Friday, August 19, 2011

Joan Rivers on 'Louie'

Do you watch 'Louie'?  It's an often very offbeat, dark comedy about a divorced stand-up comedian who lives in NYC, and it's written, directed by and stars Louie C.K.

Joan Rivers is in a recent episode, and is just amazing!  She's got a great scene where she and Louie talk shop that is candid and blunt about a comic's career path (and could be applied to an actor's).
I can't find a link to the excerpt, but the 20 minute episode is really worth watching.  It's on Hulu for probably the next two weeks or so.  Probably available longer if you've got Hulu+
Episode here.
Note that Louie is TV-MA - language in this episode is definitely NSFW.

If you don't have time to watch the episode (or are reading this post after the episode link expires), here were my takeaways from Joan and Louie's conversation.
1) this business sucks - you go up quickly but back down just as quickly.  And just when you think you've got it all figured out, some kind of game changer happens (like Betty White!).
2) But if you love it, you love it and you're called to do it, so you do it anyway.
3) Probably the best bit - learn people's names while you're on your way up - you'll need those people in your corner when you're on your way down.

Tuesday, August 16, 2011

Auditioning related epiphanies

Early in my career, I had this one - I came in to do two monologues at an audition.  The director asked me to do another one "Do you have something where the character is less confident?" Oh crap, I thought - I'm doing this wrong.  So I did my monologue of the less confident character.  Then the director asked for something else, and I did another monologue - all the time thinking I was being asked for more because my original monologues were no good, and I'd made bad choices in material.  Later I realized that being asked for more, for different emotional colors is a good thing.  Auditors often spend less time w/people they're less interested in and more time with those they're more interested in.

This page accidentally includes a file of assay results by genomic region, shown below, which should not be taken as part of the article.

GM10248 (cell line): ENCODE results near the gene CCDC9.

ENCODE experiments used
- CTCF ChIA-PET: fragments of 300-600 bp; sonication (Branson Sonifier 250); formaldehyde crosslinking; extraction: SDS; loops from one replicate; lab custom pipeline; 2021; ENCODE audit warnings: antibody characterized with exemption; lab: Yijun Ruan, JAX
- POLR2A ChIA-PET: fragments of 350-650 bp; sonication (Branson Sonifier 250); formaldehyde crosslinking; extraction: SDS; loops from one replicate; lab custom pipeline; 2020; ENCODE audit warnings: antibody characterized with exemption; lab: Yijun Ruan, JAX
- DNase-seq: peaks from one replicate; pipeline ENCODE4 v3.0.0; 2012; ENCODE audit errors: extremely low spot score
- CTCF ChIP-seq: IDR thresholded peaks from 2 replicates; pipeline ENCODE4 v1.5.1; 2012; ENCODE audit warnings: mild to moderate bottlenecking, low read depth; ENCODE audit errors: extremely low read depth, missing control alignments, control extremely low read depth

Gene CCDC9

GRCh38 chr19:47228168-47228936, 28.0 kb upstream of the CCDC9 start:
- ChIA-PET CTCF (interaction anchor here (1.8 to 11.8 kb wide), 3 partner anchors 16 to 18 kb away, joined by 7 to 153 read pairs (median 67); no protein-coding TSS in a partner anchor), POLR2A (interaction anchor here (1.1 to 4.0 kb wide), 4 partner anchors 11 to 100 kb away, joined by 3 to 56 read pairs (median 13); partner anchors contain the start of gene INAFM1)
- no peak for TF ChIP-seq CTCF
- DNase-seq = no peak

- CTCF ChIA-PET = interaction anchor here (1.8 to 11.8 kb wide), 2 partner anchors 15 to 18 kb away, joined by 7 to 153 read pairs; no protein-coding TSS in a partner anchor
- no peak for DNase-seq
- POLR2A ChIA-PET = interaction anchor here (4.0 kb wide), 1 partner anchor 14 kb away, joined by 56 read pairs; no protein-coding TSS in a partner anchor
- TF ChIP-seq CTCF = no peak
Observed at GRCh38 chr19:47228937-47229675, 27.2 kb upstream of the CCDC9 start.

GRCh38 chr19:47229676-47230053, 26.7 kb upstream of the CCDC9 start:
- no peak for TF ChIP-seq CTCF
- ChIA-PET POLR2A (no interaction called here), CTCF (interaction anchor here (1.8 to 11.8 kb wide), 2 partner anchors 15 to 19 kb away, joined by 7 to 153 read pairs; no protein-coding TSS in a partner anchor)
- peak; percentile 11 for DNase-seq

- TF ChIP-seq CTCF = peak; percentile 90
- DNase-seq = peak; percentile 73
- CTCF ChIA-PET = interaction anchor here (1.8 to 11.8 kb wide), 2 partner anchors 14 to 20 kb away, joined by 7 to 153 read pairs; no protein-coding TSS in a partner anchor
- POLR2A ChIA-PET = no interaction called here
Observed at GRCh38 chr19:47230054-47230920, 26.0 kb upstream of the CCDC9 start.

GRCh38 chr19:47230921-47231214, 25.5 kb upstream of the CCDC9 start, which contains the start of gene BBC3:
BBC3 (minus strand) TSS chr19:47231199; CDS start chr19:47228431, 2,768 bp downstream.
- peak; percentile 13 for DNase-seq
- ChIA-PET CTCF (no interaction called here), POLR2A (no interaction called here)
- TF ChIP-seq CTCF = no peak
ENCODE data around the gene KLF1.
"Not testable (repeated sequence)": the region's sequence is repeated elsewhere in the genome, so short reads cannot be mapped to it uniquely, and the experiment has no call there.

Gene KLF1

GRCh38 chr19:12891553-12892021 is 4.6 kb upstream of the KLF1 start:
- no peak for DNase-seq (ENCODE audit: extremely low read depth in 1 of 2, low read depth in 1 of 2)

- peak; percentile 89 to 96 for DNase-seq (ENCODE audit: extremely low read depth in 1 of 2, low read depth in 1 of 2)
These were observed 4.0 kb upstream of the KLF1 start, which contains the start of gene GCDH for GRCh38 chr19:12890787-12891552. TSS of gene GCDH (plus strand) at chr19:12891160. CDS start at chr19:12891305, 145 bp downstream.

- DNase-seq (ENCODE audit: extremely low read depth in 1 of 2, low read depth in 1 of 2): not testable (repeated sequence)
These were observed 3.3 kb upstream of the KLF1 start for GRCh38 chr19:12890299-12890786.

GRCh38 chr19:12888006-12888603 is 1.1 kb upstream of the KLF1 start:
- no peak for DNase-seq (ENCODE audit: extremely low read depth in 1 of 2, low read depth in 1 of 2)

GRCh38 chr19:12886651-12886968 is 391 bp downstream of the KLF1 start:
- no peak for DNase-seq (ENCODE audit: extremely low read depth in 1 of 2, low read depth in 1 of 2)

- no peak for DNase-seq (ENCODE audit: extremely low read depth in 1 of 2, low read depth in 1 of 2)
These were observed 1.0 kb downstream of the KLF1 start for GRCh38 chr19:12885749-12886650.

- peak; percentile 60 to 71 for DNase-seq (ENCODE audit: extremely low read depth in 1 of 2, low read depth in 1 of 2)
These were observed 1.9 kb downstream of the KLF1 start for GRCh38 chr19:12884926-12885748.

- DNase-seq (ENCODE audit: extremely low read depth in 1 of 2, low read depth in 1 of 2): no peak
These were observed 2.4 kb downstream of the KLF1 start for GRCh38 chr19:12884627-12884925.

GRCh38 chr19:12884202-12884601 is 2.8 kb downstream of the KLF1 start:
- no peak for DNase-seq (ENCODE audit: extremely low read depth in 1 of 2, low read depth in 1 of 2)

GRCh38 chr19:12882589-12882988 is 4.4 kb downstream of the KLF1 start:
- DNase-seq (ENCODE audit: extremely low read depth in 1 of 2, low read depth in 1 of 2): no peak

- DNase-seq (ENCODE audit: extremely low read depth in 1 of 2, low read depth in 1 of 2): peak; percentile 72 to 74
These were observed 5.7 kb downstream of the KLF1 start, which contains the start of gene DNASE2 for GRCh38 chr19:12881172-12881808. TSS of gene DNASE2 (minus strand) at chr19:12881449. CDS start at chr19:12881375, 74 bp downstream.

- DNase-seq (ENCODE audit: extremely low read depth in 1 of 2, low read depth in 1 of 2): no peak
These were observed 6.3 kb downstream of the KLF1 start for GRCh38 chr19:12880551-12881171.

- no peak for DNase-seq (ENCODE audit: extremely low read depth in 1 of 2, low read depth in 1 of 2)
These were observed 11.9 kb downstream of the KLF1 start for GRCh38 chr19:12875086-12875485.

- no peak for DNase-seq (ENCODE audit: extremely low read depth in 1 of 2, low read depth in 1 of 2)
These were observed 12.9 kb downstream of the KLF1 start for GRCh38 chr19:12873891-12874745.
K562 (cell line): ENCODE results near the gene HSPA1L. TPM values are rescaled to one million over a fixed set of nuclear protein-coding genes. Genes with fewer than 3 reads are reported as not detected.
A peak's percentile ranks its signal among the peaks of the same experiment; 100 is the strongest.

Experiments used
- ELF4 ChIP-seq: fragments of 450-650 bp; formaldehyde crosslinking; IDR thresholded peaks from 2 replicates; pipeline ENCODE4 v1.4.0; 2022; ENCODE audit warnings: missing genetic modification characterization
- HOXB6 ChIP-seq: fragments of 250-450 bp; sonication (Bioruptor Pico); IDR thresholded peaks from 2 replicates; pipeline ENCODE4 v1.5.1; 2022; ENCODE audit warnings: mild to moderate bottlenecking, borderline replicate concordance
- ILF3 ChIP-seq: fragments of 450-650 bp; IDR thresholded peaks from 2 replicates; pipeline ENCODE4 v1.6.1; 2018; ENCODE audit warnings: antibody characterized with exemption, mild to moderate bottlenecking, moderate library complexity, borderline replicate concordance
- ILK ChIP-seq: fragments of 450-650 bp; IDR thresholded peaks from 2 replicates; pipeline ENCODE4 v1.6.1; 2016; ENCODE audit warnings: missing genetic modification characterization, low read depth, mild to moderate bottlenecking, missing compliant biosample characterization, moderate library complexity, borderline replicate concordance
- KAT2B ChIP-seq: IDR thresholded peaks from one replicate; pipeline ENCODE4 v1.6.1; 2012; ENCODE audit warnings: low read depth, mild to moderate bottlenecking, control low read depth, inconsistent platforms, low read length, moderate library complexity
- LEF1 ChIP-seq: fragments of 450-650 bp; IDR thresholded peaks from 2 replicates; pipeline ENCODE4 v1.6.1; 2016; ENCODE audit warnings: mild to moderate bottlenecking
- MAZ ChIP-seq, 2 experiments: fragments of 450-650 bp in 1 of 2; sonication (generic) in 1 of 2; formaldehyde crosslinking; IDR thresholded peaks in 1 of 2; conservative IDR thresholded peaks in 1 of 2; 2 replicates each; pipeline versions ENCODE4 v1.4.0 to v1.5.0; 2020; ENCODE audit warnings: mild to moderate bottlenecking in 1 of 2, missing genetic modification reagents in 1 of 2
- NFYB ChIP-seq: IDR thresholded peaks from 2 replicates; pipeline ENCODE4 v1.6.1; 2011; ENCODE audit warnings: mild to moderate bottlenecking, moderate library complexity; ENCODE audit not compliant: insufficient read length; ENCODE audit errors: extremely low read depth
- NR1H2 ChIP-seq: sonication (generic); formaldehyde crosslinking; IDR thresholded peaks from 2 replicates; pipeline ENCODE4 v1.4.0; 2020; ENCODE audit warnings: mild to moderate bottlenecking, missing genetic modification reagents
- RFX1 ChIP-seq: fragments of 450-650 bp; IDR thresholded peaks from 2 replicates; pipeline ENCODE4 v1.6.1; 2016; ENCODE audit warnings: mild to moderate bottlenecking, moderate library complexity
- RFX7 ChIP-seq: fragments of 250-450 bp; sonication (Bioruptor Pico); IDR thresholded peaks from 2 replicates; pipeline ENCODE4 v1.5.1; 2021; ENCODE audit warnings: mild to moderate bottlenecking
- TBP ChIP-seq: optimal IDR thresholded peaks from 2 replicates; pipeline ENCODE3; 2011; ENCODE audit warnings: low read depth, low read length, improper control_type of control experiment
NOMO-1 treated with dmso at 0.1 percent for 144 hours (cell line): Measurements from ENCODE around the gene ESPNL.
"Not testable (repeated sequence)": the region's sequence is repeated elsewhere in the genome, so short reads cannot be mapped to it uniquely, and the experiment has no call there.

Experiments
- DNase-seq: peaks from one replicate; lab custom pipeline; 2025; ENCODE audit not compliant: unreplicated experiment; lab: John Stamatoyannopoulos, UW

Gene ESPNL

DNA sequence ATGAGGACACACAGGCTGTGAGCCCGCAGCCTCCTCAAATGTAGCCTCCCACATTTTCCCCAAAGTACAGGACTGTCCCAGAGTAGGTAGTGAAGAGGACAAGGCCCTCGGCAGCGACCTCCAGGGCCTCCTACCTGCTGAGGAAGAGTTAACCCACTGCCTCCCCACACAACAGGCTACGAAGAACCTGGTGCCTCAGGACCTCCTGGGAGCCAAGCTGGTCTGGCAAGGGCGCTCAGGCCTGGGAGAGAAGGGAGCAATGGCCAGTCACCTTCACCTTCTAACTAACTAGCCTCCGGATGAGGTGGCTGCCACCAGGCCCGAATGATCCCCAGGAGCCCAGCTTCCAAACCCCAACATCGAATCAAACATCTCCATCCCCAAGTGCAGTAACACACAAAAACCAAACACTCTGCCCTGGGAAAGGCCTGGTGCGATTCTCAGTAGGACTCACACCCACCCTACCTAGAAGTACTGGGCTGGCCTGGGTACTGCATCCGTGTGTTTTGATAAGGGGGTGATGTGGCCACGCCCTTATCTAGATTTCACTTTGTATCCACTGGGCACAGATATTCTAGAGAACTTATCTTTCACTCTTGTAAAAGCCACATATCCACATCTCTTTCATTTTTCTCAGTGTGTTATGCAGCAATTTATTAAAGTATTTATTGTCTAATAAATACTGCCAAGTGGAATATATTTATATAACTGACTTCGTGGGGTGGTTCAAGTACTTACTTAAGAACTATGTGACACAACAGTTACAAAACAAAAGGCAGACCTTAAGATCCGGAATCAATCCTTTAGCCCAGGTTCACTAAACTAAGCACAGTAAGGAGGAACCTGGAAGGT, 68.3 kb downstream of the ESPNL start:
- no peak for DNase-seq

Here's a more recent one.  You're in the audition, and read the scene and then are given an adjustment.  "can you show less of her vulnerability, more of her elegance, flirt more but as if you never learned how, etc."  The adjustment isn't about being right or wrong.  It's about your creative instrument responding to the direction.  The auditor isn't looking for yes or no, true or false.  They're looking for how you respond.  They want to know what you would think and do in response to what they say.  It's not about doing what they want (and thinking that what they want is located in a finite answer).  It's about showing them what is possible and letting them learn what it would be like to work with you.

The adjustment is like a mini-rehearsal, I've realized.  Rehearsal is full of making adjustments - taking suggestions/guidance from a director and then making shifts in the performance of the character.  Going through the adjustment is letting the director know what it's going to be like in rehearsal with you.